• 5. Relate the domain of a function to its graph and, where applicable, to the quantitative relationship it describes. For example, if the function h(n) gives the number of person-hours it takes to assemble n engines in a factory, then the positive integers would be an appropriate domain for the function.★

• 6. Calculate and interpret the average rate of change of a function (presented symbolically or as a table) over a specified interval. Estimate the rate of change from a graph.★

Analyze functions using different representations

• 7. Graph functions expressed symbolically and show key features of the graph, by hand in simple cases and using technology for more complicated cases.★

• b. Graph square root, cube root, and piecewise-defined functions, including step functions and absolute value functions.

• c. Graph polynomial functions, identifying zeros when suitable factorizations are available, and showing end behavior.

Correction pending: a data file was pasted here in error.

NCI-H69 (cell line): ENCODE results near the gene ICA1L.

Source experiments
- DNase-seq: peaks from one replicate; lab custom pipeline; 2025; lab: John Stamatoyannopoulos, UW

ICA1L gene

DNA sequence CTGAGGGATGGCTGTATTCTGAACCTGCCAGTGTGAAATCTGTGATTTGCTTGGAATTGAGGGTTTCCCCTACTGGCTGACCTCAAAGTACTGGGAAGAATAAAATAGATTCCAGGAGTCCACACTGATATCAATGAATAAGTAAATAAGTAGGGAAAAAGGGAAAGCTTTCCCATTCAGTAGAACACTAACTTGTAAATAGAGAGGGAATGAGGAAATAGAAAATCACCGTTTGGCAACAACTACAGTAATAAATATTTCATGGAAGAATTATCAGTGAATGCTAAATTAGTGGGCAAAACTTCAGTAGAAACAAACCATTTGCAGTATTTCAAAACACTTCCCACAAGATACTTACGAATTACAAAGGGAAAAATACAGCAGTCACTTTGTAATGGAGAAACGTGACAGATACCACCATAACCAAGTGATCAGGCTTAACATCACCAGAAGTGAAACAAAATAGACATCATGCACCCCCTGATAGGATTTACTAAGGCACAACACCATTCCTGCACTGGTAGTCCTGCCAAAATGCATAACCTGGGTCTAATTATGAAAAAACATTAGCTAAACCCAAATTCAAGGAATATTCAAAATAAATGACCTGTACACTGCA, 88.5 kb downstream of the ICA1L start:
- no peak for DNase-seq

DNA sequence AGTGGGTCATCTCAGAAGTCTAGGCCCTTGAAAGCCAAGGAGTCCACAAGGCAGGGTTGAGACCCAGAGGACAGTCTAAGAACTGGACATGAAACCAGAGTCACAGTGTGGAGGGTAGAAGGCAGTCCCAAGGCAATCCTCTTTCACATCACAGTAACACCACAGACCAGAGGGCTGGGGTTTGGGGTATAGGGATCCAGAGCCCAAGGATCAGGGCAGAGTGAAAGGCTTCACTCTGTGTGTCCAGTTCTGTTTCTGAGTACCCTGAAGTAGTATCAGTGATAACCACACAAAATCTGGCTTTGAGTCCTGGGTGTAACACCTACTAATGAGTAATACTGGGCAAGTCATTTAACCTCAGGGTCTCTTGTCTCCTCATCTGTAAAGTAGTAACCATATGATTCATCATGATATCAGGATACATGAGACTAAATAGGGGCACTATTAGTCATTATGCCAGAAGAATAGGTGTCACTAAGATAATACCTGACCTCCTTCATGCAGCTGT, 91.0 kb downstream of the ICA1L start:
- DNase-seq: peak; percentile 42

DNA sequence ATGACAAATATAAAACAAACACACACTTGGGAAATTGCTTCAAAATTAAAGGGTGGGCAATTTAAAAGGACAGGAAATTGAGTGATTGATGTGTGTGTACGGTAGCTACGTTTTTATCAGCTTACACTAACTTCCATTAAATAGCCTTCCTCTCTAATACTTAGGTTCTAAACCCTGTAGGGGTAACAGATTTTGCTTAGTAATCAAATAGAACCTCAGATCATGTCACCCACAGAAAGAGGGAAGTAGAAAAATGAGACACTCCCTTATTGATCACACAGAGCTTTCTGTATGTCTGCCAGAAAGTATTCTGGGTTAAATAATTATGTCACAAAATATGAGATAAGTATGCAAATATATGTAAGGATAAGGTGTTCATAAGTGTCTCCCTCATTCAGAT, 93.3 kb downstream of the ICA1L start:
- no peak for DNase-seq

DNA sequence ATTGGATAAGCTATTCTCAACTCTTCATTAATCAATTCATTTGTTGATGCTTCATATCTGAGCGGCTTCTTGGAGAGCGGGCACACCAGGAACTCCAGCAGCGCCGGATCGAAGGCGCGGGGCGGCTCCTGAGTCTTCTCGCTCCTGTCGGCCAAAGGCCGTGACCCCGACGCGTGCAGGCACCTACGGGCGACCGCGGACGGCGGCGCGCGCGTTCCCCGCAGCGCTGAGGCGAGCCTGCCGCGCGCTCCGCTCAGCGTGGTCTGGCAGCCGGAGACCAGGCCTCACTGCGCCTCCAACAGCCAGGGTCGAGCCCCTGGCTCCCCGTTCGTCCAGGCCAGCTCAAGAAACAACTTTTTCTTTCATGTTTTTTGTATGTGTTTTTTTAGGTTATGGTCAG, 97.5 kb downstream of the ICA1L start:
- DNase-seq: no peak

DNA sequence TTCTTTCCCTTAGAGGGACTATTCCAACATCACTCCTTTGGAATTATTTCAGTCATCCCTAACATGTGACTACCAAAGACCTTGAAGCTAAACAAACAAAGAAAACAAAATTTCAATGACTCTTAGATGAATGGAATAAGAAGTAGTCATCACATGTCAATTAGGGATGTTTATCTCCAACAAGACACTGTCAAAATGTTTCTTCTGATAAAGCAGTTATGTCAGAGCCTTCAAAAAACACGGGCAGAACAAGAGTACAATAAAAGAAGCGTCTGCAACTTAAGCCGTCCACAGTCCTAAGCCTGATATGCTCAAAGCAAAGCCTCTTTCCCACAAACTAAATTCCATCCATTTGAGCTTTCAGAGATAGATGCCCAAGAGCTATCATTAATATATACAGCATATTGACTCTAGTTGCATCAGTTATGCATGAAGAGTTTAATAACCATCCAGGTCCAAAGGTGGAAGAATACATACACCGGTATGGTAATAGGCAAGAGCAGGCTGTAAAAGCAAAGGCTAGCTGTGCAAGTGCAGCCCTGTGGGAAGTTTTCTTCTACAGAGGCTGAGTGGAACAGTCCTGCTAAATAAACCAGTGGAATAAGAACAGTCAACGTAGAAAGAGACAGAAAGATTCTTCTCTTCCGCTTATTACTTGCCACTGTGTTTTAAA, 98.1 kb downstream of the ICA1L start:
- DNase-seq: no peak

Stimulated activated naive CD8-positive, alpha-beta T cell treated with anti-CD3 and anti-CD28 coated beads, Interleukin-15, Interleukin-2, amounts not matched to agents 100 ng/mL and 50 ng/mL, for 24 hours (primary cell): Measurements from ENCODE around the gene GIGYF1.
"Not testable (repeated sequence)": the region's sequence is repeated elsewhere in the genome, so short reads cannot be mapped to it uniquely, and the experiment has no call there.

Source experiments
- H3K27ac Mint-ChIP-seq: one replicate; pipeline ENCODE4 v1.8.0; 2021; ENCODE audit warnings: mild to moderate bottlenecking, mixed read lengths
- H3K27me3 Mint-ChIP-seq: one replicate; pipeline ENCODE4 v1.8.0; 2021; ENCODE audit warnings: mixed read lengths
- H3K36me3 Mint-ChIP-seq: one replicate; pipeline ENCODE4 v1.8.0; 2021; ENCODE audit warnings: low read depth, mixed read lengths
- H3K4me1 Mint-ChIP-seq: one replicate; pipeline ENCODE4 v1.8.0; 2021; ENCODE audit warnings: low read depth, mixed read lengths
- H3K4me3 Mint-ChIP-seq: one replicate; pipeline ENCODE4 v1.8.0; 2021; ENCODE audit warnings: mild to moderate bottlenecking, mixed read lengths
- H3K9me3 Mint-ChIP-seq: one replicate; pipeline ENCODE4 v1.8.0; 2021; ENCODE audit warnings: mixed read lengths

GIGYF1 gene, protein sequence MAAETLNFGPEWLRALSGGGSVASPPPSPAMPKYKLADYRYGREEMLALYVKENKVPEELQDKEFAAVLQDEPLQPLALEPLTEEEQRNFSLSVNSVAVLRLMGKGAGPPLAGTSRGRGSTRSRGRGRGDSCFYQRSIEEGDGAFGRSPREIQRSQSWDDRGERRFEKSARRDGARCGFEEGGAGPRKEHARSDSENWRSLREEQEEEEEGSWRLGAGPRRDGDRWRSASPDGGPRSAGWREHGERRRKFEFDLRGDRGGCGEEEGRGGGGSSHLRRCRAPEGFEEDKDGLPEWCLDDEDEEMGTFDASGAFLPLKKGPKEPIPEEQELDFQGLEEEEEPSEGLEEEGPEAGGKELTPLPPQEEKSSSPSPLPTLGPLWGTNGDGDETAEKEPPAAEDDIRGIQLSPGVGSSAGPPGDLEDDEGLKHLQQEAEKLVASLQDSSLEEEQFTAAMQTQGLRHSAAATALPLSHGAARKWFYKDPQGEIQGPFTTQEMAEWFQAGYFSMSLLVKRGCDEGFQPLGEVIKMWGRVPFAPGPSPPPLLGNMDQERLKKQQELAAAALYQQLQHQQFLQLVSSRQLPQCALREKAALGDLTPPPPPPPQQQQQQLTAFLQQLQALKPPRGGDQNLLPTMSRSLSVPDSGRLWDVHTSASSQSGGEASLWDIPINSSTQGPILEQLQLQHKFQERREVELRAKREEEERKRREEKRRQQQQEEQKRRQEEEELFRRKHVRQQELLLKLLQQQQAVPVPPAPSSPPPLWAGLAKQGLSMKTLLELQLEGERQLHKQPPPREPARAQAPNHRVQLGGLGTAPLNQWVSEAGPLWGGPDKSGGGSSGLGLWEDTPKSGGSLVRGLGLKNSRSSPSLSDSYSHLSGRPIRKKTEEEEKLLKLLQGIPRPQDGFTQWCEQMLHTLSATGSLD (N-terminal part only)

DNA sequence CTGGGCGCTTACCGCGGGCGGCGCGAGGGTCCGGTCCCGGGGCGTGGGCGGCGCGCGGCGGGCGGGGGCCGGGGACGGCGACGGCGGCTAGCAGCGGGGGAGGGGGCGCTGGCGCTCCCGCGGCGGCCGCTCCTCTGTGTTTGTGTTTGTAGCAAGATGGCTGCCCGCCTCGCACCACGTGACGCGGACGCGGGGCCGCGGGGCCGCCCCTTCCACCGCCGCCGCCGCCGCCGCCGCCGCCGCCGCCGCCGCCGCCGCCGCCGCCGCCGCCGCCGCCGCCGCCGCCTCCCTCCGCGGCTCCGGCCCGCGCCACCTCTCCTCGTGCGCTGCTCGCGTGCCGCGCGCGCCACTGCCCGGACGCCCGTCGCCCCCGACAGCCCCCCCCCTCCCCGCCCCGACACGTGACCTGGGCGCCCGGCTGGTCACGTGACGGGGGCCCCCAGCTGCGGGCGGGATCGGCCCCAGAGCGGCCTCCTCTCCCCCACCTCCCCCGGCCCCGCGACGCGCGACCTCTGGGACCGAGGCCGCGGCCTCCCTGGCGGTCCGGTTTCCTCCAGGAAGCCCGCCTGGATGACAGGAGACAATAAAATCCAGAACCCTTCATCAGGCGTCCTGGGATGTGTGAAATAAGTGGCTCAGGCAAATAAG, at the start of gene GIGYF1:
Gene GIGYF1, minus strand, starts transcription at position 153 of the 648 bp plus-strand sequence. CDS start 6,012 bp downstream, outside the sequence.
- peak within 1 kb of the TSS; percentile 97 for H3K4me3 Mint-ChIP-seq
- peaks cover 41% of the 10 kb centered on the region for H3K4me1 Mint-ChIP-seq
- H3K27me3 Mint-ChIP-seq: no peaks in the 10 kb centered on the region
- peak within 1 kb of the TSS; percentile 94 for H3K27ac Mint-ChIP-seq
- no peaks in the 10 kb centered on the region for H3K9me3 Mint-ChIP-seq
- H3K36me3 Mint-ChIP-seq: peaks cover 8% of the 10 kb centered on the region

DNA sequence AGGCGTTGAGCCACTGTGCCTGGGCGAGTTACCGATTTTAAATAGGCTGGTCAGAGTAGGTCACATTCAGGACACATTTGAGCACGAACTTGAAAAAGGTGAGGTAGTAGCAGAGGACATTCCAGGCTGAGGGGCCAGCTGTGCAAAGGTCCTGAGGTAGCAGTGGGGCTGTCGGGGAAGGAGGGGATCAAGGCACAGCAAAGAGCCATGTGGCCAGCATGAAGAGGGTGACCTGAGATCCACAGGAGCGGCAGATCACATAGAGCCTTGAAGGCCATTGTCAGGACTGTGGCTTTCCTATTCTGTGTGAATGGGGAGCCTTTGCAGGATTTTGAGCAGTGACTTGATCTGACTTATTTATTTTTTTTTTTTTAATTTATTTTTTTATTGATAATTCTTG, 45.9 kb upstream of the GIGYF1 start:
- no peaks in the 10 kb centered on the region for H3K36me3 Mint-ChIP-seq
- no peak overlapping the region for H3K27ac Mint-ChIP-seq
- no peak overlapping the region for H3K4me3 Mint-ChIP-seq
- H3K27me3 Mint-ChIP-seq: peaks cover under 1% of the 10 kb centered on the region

• e. Graph exponential functions, showing intercepts and end behavior.

• 8. Write a function defined by an expression in different but equivalent forms to reveal and explain different properties of the function.

• a. Use the process of factoring and completing the square in a quadratic function to show zeros, extreme values, and symmetry of the graph, and interpret these in terms of a context.

• b. Use the properties of exponents to interpret expressions for exponential functions. For example, identify percent rate of change in functions such as y = (1.02)^t, y = (0.97)^t, y = (1.01)^12t, y = (1.2)^t/10, and classify them as representing exponential growth or decay.

• 9. Compare properties of two functions each represented in a different way (algebraically, graphically, numerically in tables, or by verbal descriptions). For example, given a graph of one quadratic function and an algebraic expression for another, say which has the larger maximum.

# Building Functions F-BF